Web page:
The Goose was everyone's favorite 'bird'
Grumman amphibian defined SE air travel for 30 years
By DAVE KIFFER
June 13, 2021
The Goose was an amphibian, a plane that could take off from a concrete runway and later land in the water or vise-versa. It could also land in the water and then use its wheels to go up onto the larger beaches. Unlike smaller floatplanes it had significant cargo space, could carry 10 passengers and - with its twin 450 horsepower Pratt and Whitney engines - travel between most of the larger Southeast communities in an hour or less.
Unlike float planes which have pontoons, an amphibian is essentially a flying boat that lands on its hull in the water. That fact sometimes comes as a shock to passengers who are not expecting to see the water splash up over the windows during landing.
Even after land airports were built in the region following World War II, the Goose continued to help connect the smaller communities and logging and fishing camps with the larger towns.
They were also crucial to ferrying passengers from the Ketchikan area airport on Annette Island and Ketchikan proper on Revillagigedo Island. Most of the people who lived in Southeast in the 1950s and 1960s were used to flying on the Goose as it was usually the only way to get around, especially to Annette or places like Prince of Wales Island.
The Grumman Goose was originally designed in the mid 1930s as a commuter aircraft to carry passengers between the communities on eastern Long Island and New York City. A group of wealthy residents basically commissioned Grumman to develop the plane, also envisioning it as a "flying yacht" or as corporate transportation. The first Goose was completed in 1937 and very quickly caught the eye of the military that was looking for a small amphibious aircraft as well.
During World War II, more than 300 Goose were built for the amry and navy and used for a variety of search and rescue and surveillance missions as well as transportation. It was during the War that local pilots such as Bob Ellis and Bud Bodding became familiar with the Goose and saw that it would translate well in Southeast Alaska.
After the war, Ellis brought the first one to Ketchikan in November of 1945. Ellis Airlines would acquire and operate nine Goose, making them the mainstay of its dominant regional service. Shell Simmon's Juneau-based airline, Alaska Coastal, would also use a similar number of the Goose. When the two companies merged in 1962, the combined Alaska Coastal Ellis would eventually have 20 Grummans.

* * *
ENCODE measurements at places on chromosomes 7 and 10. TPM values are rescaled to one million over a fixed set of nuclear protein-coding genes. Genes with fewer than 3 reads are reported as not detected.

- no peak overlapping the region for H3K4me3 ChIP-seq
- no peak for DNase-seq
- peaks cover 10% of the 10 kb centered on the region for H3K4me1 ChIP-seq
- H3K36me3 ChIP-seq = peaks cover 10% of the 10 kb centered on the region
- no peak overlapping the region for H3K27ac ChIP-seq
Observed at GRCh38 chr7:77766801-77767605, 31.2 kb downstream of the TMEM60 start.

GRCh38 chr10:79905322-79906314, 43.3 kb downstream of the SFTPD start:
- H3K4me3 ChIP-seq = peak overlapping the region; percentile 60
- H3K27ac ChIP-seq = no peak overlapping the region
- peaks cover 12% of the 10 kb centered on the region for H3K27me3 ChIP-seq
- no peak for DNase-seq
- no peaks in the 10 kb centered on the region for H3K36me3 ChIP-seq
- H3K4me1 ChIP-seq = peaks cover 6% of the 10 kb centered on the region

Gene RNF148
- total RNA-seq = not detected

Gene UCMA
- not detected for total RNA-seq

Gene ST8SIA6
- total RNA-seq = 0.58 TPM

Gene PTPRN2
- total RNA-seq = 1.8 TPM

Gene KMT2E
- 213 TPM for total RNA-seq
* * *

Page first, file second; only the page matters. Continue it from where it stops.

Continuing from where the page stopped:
Ellis told the Ketchikan Daily News in 1986 that it sometimes took up to eight different Grummans to ferry all the passengers from Annette to Ketchikan when one of the larger jets came in.
"The Goose is an airplane you can be affectionate about," Ellis said in 1986. "It is a very forgiving aircraft. A pilot can make minor mistakes and the plane doesn't mind."
He noted that the plane could be "trimmed" and flown hands off.
"You could sit there and read a book," he noted, adding that he did not recommend doing that.
Anyone living near the waterfront in the Newtown Area of Ketchikan where the Ellis terminal and maintenance buildings were located became used to the day-long roar of the Goose taking off. They were so loud that people on phone calls would have to pause and wait until the planes had passed before continuing their conversations.
Gerald "Bud" Bodding flew the Goose from 1942 until his retirement from Alaska Airlines in 1974, putting in 18,000 hours in the plane, more than anyone else in Alaska, probably in the world. It earned him the nickname "Father Goose".
He first encountered the Goose while serving as a Navy pilot in Kodiak. Although he eventually moved up to flying admirals around in large twin engine DC- 4, he was happy to return to the Goose when he went back to work for Ellis Air after the War.
"It was a no drama plane," he told the Ketchikan Daily News in 1982. "It never threw you any kind of surprise. And it got you out of even the worst kind of weather."
Herman Ludwigsen, a 50-year bush pilot in Southeast and Southwest Alaska, flew nearly every type of small plane in Alaska, but his favorite plane was a Grumman Goose that he flew for Webber Air that he called "045.